What is the UK Employment Allowance?

 In Small Business Accounting

Find out about how you could reduce your National Insurance bill by up to 3,000 by using up your employment allowance.

The UK employment allowance is a great way to reduce your class 1 Secondary National Insurance contributions by up to £3,000 per year. However, it is something that causes a certain amount of confusion especially with new changes expected to come in for 2020.

From 2020, the Government will be withdrawing the Employment Allowance from all companies whose NIC bill was more than £100,000 in the previous year. It’s a move intended to realign the allowance with its original intention – to help businesses grow and hire new staff, but it has got a number of small and medium-sized businesses asking whether or not they will still get this from next year.

Who qualifies for the Employment Support Allowance?

The short answer, in most cases, is yes. As things stand, the Employment Allowance applies to all businesses and charities – barring a few exceptions – regardless of their size. It’s a flat rate – which allows you to reclaim a proportion of NIC contributions for employees until you either reach the limit of £3,000 or the tax year ends – whichever comes sooner.

Because it’s a flat-rate, it somewhat limits the value to larger organisations. Everyone gets the same, so if you are a large corporation with an enormous NIC bill, that £3,000 rebate isn’t going to mean much, but to a smaller organisation it could be a massive incentive. From the government’s point of view, therefore, extending this cut to bigger corporations is a waste of money and with official coffers looking rather threadbare, you can understand that they want to retain as much as they possibly can.

This means that the vast majority of SMEs and micro-businesses will still be eligible, but reports suggest that the smaller a business becomes, the lower its awareness levels are. Government research found that almost seven in ten small business owners had taken up their Employment Allowance, but among micro businesses (those with fewer than five employees), that figure had reduced to 59%.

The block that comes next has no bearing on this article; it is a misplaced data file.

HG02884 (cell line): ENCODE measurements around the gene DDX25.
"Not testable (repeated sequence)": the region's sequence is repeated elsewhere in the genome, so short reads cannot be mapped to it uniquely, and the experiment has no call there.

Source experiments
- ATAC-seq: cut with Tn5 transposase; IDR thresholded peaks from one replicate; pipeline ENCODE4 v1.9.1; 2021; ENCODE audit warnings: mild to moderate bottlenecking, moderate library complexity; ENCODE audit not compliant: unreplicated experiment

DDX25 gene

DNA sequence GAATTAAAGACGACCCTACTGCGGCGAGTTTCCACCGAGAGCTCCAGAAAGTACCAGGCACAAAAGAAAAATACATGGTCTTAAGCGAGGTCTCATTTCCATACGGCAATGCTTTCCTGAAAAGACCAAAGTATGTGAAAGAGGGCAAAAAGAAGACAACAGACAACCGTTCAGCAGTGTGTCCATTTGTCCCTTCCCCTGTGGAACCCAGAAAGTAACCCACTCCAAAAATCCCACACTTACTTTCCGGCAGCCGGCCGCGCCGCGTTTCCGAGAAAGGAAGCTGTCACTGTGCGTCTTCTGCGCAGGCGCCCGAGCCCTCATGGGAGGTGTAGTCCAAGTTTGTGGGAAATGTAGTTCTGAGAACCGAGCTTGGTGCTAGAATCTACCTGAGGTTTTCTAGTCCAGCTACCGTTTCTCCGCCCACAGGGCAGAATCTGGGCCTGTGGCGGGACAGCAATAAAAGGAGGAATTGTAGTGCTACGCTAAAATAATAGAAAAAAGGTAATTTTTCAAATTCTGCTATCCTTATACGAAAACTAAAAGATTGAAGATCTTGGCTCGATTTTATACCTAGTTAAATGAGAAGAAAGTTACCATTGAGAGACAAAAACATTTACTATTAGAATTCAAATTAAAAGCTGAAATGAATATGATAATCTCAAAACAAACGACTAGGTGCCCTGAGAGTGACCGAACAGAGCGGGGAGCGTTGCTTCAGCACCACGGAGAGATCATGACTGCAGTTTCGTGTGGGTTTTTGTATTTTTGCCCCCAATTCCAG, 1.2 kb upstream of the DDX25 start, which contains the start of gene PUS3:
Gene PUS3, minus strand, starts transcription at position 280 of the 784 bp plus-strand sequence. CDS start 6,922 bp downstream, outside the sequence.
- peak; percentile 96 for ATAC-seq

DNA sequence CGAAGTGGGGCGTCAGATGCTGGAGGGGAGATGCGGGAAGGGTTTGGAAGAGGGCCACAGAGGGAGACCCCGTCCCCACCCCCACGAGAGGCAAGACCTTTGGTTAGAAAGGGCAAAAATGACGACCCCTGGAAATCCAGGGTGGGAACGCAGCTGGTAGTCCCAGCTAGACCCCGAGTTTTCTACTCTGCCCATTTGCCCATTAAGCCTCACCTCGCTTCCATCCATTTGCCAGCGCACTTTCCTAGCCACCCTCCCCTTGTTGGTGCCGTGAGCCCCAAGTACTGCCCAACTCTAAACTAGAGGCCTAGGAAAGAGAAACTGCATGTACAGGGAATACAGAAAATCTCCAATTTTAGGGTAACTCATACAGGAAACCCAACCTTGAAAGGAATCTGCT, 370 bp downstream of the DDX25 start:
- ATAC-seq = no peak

With those who had not claimed, a perceived lack of eligibility was cited as the main reason which means those who need this rebate the most are also among the least likely to claim it.

Understanding your eligibility

This figure might not be surprising. Tax rules can be complicated and if you’re a start-up or micro business, it’s easy to be uncertain about whether or not you qualify which is why employing expert accountants can be so useful. While this might represent an additional expense, it can also unlock savings by ensuring you claim all the tax breaks to which you should be entitled.

If you haven’t made a claim yet, or you’re worried that you will no longer qualify after 2020, you should relax. As long as your NIC bill isn’t higher than the threshold you will, in all probability, still be able to claim it.

The only circumstances in which you will not be eligible for employment allowances will be as follows:

  • You’re a public body: All public bodies doing more than half of their work in the public sector – except for charities.
  • Business takeovers: If you have taken over a business and retain the employees, you are not allowed to claim the unclaimed employment allowance for those two employees. For example, imagine a contractor employs two people for whom he claims employment allowance on Class 1 NIC contributions. He decided to sell up to another firm which is looking to diversify and they decide to retain the two employees. They will not be able to benefit from their unclaimed employment allowance for that tax year.
  • Business splits: Likewise, if your business splits during a tax year and reforms as a new business there is no entitlement to unclaimed NIC for retained employees.
  • A service company: If it works under IR35 and your only revenue comes from the earnings of the intermediary.
  • Employing gardeners and cleaners: You employ someone for domestic or gardening work unless they are a carer or support worker.

If you’re self-employed you may be able to claim this allowance, but only if you have incorporated as a limited company and are paying class 1 NIC on those employees’ earnings. However, you cannot claim if you are the director and the only employee who is paid above the secondary allowance.

At 3 Wise Bears we can help with your year-end accounts, payroll management and other accounting services. By having this expertise at your disposal, you can ensure you will not be missing out on tax breaks which could be valuable for your business. Equally, it ensures you don’t have to spend time worrying if the new rules are going to affect your eligibility – we can manage this and any other rule changes for you.

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